Dismissing fears of the country heading towards a 1991-type of economic crisis,RBI Governor D Subbarao today said India is unlikely to face a similar balance of payments situation even as the large current account deficit (CAD) is a matter of concern.
…its unlikely that we will have a crisis of 1991-type simply because we have moved on. India is a much more liberalised economy,we integrated into the world,our exchange rate is largely market-determined,our financial markets are deeper,Subbarao said in an address,organised by the Federation of Karnataka Chambers of Commerce and Industry.
We are unlikely to have a balance of payments crisis like the one we had in 1991,he noted,adding large current account deficit and fiscal deficit are no doubt concerns.
CAD touched a record high of 6.7 per cent of the GDP in third quarter ended December 2012.
Subbarao noted Indias economic reforms in 1991 were triggered by balance of payment crisis and thereafter for 15-17 years the external sector had remained robust,though it had problems on the fiscal and inflation fronts.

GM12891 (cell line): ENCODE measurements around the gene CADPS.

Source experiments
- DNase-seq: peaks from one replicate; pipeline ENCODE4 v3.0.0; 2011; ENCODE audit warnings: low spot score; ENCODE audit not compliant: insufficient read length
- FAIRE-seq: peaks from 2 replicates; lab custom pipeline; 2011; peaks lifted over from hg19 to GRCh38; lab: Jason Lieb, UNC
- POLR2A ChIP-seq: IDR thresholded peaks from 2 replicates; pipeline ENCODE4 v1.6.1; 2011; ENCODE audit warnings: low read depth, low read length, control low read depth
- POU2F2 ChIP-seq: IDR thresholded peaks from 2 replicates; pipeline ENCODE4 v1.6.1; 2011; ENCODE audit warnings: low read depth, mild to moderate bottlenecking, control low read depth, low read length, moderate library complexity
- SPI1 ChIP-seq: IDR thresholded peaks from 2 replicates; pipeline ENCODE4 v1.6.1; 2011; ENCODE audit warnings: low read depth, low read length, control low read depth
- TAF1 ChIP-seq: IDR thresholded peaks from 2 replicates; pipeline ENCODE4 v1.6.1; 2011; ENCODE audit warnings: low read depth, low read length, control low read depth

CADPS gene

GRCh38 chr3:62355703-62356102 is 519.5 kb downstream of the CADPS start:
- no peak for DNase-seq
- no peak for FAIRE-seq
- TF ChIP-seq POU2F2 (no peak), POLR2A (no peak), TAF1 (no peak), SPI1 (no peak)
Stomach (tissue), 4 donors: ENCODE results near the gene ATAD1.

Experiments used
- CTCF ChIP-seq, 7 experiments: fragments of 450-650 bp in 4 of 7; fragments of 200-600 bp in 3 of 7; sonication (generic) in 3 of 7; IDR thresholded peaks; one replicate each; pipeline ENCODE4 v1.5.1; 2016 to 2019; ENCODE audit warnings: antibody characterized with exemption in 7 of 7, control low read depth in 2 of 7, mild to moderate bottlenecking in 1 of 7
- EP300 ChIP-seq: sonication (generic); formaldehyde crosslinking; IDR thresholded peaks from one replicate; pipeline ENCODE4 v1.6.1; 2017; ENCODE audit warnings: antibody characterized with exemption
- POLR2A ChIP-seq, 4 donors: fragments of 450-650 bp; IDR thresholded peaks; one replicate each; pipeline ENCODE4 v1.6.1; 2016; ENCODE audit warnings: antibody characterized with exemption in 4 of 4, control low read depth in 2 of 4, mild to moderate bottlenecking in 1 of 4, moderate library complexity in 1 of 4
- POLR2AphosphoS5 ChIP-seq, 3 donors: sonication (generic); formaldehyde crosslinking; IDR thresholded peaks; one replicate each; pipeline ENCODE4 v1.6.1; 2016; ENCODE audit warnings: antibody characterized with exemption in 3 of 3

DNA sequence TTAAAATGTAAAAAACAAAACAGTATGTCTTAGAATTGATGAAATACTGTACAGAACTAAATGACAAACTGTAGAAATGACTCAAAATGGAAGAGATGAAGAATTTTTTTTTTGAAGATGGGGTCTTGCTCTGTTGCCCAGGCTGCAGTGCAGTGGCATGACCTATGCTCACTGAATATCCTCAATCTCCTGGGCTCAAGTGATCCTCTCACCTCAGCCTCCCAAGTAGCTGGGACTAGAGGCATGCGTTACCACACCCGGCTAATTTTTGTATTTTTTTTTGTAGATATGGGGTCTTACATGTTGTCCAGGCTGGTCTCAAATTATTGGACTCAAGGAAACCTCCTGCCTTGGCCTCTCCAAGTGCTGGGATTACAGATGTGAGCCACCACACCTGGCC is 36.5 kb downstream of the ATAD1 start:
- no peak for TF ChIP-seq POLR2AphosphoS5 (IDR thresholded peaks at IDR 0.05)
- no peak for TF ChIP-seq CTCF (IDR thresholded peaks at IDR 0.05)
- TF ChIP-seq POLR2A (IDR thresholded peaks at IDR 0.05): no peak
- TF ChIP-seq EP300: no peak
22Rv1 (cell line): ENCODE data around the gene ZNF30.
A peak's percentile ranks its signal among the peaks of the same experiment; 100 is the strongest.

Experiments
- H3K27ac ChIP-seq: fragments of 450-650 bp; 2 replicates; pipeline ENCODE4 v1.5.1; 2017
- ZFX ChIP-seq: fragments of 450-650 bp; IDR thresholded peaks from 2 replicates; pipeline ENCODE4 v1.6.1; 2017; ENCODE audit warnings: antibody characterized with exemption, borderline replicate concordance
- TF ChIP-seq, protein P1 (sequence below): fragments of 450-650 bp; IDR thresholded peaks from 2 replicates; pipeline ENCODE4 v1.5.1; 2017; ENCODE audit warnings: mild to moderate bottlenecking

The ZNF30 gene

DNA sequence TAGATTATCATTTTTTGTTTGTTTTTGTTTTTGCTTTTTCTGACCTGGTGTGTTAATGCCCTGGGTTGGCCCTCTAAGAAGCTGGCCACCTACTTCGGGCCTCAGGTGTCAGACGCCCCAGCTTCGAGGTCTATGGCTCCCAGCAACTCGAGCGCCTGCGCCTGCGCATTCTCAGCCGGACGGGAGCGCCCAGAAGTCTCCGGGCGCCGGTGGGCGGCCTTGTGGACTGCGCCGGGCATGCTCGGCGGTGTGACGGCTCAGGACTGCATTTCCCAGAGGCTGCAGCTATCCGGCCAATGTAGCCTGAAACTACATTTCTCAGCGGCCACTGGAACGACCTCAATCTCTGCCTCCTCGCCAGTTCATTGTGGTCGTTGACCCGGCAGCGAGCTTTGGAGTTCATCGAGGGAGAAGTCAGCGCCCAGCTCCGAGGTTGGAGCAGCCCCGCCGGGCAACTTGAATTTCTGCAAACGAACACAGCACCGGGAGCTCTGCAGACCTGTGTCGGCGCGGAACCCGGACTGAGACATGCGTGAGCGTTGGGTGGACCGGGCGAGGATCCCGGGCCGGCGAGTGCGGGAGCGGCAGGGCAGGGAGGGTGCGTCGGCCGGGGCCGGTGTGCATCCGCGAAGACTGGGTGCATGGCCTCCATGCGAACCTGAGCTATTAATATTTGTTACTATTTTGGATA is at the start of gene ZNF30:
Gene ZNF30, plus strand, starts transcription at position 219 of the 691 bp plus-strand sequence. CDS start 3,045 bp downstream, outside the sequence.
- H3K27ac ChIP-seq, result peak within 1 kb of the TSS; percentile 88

In the last three years,there have been strains on the external sector which had accentuated,he said. He termed the estimated five per cent GDP growth of 2012-13 as very disconcerting and uncomfortable. The RBI would come out with growth estimates for 2013-14 in its annual policy on May 3.
Shift in food habit in rural areas fuelling inflation
Impressive rise in rural incomes is fuelling food inflation as peoples dietary habits are changing and increasing consumption,RBI Governor D Subbarao said today. Now we have evidence. Over the last five years,rural wages have grown by 20 per cent every year which RBI Governor termed as a remarkable success story.